Seminars and Colloquia by Series

Off the rails: Train tracks on surfaces

Series
Undergraduate Seminar
Time
Monday, September 28, 2020 - 15:30 for 1 hour (actually 50 minutes)
Location
Bluejeans meeting https://bluejeans.com/759112674
Speaker
Dr. Marissa LovingGeorgia Tech

Our mantra throughout the talk will be simple, "Train tracks approximate simple closed curves." Our goal will be to explore some examples of train tracks, draw some meaningful pictures, and develop an analogy between train tracks and another well known method of approximation. No great knowledge of anything is required for this talk as long as one is willing to squint their eyes at their computer's screen a bit at times.

Exploration of convex geometry in high dimension

Series
Undergraduate Seminar
Time
Monday, September 21, 2020 - 15:30 for 1 hour (actually 50 minutes)
Location
Bluejeans meeting https://bluejeans.com/759112674
Speaker
Han HuangGeorgia Tech

A ball and a cube looks so different, but in higher dimension, it turns out a high dimensional ball and a high dimensional cube could be hard to distinguish them. Our intuitions on 3 dimensional geometry often fails in higher dimension! In this talk, we will start from the basic mathematical definition of high dimensional spaces. Then we will explore some phenomenons of high dimensional convex geometry. In the end, we will show how these nice observations could be applied to speed up algorithms in computer science. 

 

 

Probabilistic Method in Combinatorics

Series
Undergraduate Seminar
Time
Monday, September 14, 2020 - 15:30 for 1 hour (actually 50 minutes)
Location
Bluejeans meeting https://bluejeans.com/759112674
Speaker
Dr. Lutz WarnkeGeorgia Tech
The Probabilistic Method is a powerful tool for tackling many problems in discrete mathematics and related areas. Roughly speaking, its basic idea can be described as follows. In order to prove existence of a combinatorial structure with certain properties, we construct an appropriate probability space, and show that a randomly chosen element of this space has the desired property with positive probability. In this talk we shall give a gentle introduction to the Probabilistic Method, with an emphasis on examples.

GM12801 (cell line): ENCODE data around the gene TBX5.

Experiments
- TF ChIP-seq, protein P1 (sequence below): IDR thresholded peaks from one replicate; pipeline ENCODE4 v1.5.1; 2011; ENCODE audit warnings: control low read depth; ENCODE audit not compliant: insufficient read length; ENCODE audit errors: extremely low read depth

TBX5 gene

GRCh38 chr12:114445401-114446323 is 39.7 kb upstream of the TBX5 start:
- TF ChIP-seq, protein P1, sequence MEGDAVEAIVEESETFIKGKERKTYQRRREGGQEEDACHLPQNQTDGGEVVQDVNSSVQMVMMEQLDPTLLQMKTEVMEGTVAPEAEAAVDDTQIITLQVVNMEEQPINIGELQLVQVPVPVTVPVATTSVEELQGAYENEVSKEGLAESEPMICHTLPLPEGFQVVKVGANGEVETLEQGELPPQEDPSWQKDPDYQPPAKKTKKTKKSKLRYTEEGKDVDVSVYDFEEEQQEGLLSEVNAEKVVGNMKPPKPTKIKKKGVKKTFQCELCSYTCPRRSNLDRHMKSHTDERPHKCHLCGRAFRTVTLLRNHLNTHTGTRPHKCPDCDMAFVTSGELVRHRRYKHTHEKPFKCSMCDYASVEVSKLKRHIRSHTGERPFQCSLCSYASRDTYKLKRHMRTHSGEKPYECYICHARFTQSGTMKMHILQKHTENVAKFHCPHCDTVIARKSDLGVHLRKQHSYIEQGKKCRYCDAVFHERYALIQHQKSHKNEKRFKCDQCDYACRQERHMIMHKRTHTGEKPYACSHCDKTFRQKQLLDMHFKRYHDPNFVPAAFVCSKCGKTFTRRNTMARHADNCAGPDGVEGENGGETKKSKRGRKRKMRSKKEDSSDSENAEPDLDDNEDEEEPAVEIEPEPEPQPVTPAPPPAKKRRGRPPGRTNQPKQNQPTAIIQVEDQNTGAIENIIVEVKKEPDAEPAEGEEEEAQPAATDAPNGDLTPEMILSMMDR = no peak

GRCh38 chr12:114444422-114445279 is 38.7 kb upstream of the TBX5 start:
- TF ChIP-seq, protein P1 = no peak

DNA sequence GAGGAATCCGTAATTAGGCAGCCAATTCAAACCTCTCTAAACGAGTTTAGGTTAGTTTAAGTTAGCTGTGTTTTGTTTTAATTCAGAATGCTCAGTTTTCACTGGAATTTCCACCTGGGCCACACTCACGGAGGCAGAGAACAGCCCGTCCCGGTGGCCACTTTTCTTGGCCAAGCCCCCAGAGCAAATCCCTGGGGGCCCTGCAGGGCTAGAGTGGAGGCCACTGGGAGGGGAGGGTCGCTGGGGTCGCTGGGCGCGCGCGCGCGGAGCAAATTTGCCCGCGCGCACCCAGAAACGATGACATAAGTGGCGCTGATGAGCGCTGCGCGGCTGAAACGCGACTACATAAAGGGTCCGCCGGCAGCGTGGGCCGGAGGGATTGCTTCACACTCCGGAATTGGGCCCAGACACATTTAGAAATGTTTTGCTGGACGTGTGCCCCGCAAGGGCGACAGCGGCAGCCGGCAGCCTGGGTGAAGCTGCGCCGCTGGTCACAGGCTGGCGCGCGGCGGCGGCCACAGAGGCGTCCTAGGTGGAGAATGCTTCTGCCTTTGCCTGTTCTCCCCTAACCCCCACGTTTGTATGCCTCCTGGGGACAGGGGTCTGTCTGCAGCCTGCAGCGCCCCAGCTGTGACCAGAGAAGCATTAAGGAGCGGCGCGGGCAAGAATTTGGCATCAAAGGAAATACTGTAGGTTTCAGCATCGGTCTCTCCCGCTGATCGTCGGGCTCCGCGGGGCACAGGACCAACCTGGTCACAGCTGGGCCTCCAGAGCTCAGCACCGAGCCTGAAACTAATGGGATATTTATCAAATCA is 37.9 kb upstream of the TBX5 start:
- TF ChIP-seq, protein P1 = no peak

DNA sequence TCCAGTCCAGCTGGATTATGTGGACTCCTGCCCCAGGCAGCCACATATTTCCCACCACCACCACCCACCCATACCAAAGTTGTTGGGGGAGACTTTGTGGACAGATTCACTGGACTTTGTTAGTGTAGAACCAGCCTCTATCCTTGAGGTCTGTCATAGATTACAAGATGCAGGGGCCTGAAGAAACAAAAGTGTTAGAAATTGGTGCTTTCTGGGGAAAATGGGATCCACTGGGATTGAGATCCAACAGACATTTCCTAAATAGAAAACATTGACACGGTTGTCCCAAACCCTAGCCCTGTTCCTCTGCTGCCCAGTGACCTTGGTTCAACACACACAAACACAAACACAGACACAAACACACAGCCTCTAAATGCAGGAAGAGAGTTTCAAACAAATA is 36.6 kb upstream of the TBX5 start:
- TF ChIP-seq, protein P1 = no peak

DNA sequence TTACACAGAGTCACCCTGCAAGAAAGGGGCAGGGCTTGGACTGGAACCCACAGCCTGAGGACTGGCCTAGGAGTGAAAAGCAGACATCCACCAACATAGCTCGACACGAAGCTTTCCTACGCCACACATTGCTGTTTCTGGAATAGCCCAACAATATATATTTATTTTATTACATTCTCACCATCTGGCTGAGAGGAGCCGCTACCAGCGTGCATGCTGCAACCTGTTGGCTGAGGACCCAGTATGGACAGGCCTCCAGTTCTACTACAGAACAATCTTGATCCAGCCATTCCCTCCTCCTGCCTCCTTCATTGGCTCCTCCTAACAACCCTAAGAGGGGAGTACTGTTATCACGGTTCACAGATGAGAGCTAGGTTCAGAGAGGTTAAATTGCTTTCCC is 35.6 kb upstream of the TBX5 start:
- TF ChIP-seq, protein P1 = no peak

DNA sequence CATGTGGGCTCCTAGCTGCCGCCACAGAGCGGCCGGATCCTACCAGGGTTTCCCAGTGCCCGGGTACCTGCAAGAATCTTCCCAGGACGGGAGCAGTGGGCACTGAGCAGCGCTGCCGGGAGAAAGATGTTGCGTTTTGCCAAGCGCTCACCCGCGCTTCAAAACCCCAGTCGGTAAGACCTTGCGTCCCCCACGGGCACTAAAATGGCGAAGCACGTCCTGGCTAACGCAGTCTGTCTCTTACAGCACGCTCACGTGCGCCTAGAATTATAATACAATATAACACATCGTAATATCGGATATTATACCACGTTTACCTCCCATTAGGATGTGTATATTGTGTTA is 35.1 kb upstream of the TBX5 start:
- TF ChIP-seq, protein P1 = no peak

Mathematics, Lots of Data, and Uncertainty

Series
Undergraduate Seminar
Time
Monday, August 31, 2020 - 15:30 for 1 hour (actually 50 minutes)
Location
Devilered live remotely via Bluejeans https://bluejeans.com/759112674
Speaker
Dr. Michael LaceyGeorgia Tech

Please Note: Join us live via Bluejeans https://bluejeans.com/759112674 for this talk.

Mathematics can help all of us sort through some complicated scenarios, with changing inputs, and changing conclusions.  I will illustrate this with some examples.  Porker hands and Jury selection bias:  Expert testimony that I gave in a death penalty case.  Specificity of testing:  A random person tests positive for COVID.  Do they have the disease?  Designing pooled testing for the disease.  When is it effective?

Dynamics and Noise in Optimization Algorithms

Series
Undergraduate Seminar
Time
Monday, August 24, 2020 - 15:30 for 1 hour (actually 50 minutes)
Location
Bluejeans meeting https://bluejeans.com/759112674
Speaker
Yihua Xu and Ariba KhanGeorgia Tech
Our topic is around the Dynamics and noise in optimization algorithms. And our research is based on the Gradient Descent algorithm and extends the algorithm by certain variations, as we called Linearized Bregman and Iterative Shrinkage Thresholding Algorithm. We will examine the choice of different variations and mimic what in real world works best for each algorithm. Yeah, so stay tuned, and we will be talking more in our presentation!